One lunchtime, having moved to another section to work with mammals, I return to the hospital to visit the birds. I am taken by a trio of gold finches, identifiable by the distinctive colouring that is beginning to form out of the browny-grey mass of feathers. ‘So you miss the birds’ observes my former trainer, and invites me to feed them. Two of the finches are keen, but third third one gapes and then turns his head away every time the food comes close. Feeding becomes a two-woman job – my companion holds the reluctant feeder while I proffer the food. He keeps his beak firmly closed. ‘I think he’s blind,’ she says. ‘If he doesn’t eat, he won’t make it.’

At the end of the day I pop back to see how he’s doing, and find that he’s finally fed.

Hail the yew, the first Christmas tree

Bright red berry on stem of yew

The first British Christmas tree was not the perfectly proportioned Scandi fir that adorns the ideal living room.

It was a single yew bough, introduced to the English court by Queen Charlotte, wife of George III, decorated with ribbons and candles. She went on to display an entire yew tree and from that the Christmas tree tradition, whether yew, fir or plastic, evolved.

A native British tree, the particular qualities of the yew made it the object of reverence long before the advent of Christianity. Its old wood can put forth new shoots and drooping boughs take root, with the result that a single tree can live hundreds, possibly thousands, of years.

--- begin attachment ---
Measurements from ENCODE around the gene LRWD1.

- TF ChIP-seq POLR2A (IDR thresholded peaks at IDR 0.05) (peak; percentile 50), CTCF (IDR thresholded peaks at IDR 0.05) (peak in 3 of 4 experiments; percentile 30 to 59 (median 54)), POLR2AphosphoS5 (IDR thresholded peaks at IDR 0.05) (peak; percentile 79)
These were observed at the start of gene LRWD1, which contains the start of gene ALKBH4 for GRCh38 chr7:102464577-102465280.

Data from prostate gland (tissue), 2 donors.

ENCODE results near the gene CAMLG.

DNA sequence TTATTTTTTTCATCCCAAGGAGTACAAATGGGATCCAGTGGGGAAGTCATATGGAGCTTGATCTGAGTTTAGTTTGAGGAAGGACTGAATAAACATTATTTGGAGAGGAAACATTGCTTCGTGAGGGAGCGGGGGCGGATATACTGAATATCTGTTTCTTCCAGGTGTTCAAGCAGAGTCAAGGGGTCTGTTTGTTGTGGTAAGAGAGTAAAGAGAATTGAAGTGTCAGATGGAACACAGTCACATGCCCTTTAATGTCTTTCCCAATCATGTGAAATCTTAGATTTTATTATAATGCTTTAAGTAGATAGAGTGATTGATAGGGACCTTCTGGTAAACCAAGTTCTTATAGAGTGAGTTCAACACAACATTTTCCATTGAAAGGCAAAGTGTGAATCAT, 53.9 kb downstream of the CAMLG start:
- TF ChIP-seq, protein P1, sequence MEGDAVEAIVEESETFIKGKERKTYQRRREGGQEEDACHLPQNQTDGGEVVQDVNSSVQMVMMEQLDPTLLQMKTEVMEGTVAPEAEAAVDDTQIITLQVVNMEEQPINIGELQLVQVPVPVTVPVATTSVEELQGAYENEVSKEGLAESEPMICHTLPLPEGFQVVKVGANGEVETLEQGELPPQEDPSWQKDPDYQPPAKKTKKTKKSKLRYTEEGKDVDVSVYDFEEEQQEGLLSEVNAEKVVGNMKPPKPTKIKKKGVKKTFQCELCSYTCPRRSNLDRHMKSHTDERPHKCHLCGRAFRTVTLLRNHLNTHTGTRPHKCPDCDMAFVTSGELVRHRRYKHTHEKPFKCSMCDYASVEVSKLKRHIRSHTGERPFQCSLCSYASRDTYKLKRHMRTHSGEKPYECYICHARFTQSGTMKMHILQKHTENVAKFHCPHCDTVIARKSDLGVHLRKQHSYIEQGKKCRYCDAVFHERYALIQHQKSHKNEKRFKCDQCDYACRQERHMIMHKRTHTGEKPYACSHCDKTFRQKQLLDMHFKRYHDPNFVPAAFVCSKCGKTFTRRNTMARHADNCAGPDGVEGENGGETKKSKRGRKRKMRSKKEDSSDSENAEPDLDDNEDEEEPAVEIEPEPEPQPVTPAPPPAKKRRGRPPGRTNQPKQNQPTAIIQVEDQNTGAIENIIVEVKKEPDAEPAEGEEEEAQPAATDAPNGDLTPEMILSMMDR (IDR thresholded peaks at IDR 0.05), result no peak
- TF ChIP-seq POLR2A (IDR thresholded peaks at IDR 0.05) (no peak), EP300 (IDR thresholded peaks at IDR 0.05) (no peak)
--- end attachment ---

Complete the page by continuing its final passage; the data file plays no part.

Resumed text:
According to Yew expert Fred Hageneder, it was these qualities that contributed to its sacred status among the Celtic, Anglo-Saxon and Nordic people of northern Europe. ‘The Tree of Life is an image of the whole universe, or at least of planet earth, which embodies the notion that all life is related to each other and that all that lives is holy,’ he writes. ‘To serve as an ‘earthly representation’ of the Tree of Life, different cultures chose different tree species, according to which species grew in the region and – since all tree species have different characteristics and qualities – which tree character resonated best with the spiritual ideals emphasized by any given culture.’

It’s not hard to see how, in the northern hemisphere where life was historically dominated by seasonal cycles and the darkness of winter, the yew became an emblem of death and renewal. As the darkest point of the year shifted into the beginning of the new year, for the Druids it was the quintessential solstice tree. And, poisonous in all but its berries, it could provide an arboreal portal to the underworld …

Although it’s not known exactly why, under Christianity, yew trees continued to be planted in churchyards – there’s a summary of many possible explanations here – it seems likely that as churches were built on or close to pagan burial sites, they inherited the long-lived yews that grew there. To make their presence theologically sound, all that was required was a small lexical tweak from ‘rebirth’ to ‘resurrection’. In tooday’s churchyards yews still provide shelter for the modern pilgrims, as does this one at Wilmington in the summer of 2016.